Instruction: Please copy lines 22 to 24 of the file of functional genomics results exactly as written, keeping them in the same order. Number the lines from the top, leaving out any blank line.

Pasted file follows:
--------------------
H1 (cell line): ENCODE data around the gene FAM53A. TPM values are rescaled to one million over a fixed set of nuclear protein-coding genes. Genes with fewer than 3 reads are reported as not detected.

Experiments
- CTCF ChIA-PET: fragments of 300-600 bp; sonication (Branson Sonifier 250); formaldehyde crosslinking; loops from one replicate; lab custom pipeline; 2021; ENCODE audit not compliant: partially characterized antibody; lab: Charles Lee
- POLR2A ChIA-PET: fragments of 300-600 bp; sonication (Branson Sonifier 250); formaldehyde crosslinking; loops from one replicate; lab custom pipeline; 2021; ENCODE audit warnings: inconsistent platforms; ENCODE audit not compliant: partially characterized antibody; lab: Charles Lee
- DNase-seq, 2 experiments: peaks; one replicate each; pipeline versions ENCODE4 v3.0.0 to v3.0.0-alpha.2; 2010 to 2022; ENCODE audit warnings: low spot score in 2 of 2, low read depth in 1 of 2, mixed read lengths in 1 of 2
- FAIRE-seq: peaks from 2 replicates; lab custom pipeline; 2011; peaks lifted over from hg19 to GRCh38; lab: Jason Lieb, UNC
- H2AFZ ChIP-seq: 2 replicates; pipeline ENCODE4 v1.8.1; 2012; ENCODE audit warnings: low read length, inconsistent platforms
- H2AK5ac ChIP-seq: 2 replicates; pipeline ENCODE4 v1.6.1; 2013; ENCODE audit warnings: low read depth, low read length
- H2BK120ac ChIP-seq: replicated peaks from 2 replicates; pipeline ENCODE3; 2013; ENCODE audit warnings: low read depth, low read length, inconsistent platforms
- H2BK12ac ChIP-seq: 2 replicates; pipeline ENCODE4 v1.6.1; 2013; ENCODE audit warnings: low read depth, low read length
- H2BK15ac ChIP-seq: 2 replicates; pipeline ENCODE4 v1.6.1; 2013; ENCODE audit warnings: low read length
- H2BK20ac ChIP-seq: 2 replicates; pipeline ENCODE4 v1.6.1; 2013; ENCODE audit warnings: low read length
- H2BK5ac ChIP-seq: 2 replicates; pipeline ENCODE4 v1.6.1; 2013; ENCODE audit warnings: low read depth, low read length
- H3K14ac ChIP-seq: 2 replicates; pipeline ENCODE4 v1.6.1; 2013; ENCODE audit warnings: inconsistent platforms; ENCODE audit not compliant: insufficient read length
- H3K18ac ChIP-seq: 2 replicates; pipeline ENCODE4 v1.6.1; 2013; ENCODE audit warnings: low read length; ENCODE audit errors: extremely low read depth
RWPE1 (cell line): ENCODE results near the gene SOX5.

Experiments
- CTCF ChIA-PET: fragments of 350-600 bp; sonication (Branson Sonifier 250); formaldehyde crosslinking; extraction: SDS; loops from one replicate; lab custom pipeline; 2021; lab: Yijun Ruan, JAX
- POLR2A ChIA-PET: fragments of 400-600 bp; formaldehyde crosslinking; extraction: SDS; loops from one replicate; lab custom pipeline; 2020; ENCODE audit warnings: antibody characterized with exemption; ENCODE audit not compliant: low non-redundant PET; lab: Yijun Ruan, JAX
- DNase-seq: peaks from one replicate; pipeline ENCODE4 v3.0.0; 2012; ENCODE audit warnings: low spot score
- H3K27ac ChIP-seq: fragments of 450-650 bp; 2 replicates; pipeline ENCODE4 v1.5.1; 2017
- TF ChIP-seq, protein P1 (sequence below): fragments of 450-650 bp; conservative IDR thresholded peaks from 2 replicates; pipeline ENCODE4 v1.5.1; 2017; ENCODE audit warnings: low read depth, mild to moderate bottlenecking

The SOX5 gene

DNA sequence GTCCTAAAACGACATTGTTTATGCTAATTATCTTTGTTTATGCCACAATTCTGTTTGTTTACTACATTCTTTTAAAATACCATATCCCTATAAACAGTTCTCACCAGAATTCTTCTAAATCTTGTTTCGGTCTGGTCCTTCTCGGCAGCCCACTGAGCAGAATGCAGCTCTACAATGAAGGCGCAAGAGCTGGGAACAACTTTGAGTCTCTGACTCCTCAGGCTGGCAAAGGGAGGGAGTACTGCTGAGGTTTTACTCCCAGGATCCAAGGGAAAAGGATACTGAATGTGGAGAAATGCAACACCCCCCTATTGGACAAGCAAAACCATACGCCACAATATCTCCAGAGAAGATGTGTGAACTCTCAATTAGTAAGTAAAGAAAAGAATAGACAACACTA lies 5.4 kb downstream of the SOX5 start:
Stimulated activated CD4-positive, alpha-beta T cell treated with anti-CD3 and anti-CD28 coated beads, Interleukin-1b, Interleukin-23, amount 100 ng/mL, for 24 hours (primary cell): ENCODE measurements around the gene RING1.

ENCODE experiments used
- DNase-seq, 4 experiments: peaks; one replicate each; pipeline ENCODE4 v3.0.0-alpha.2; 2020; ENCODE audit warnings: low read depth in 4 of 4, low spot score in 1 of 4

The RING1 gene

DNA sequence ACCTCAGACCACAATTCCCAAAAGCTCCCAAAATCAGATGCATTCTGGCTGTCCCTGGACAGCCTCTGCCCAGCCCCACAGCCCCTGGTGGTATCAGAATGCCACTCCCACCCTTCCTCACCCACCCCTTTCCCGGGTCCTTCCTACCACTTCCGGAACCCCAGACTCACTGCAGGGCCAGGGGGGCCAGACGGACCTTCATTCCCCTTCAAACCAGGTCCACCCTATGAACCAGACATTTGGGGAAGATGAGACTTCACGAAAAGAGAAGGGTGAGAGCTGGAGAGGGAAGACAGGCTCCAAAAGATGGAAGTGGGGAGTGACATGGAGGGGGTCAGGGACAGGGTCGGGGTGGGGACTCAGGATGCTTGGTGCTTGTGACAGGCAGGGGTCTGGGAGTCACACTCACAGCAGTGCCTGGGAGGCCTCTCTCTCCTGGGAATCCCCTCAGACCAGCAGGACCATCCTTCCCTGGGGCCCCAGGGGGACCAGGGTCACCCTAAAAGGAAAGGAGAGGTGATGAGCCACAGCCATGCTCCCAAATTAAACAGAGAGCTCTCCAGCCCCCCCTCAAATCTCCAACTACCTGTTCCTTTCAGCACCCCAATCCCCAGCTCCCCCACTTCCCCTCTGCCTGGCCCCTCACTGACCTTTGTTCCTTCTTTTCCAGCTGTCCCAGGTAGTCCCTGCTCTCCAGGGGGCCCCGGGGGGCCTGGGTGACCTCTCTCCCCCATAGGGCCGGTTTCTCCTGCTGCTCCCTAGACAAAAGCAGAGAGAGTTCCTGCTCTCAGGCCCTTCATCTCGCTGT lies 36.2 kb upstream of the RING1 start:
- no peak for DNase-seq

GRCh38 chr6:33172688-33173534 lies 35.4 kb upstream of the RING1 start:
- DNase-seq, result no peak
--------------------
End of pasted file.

- TF ChIP-seq, protein P1 (sequence below): fragments of 450-650 bp; conservative IDR thresholded peaks from 2 replicates; pipeline ENCODE4 v1.5.1; 2017; ENCODE audit warnings: low read depth, mild to moderate bottlenecking

The SOX5 gene

DNA sequence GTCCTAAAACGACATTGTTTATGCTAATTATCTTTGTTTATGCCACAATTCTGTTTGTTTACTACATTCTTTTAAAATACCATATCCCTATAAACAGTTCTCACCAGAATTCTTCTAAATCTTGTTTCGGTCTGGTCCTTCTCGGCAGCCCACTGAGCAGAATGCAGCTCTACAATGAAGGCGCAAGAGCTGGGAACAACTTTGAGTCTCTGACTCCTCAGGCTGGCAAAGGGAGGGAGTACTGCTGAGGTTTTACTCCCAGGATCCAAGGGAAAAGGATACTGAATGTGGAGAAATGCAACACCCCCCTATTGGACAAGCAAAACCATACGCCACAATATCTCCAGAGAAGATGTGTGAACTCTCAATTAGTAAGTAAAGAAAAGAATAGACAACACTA lies 5.4 kb downstream of the SOX5 start: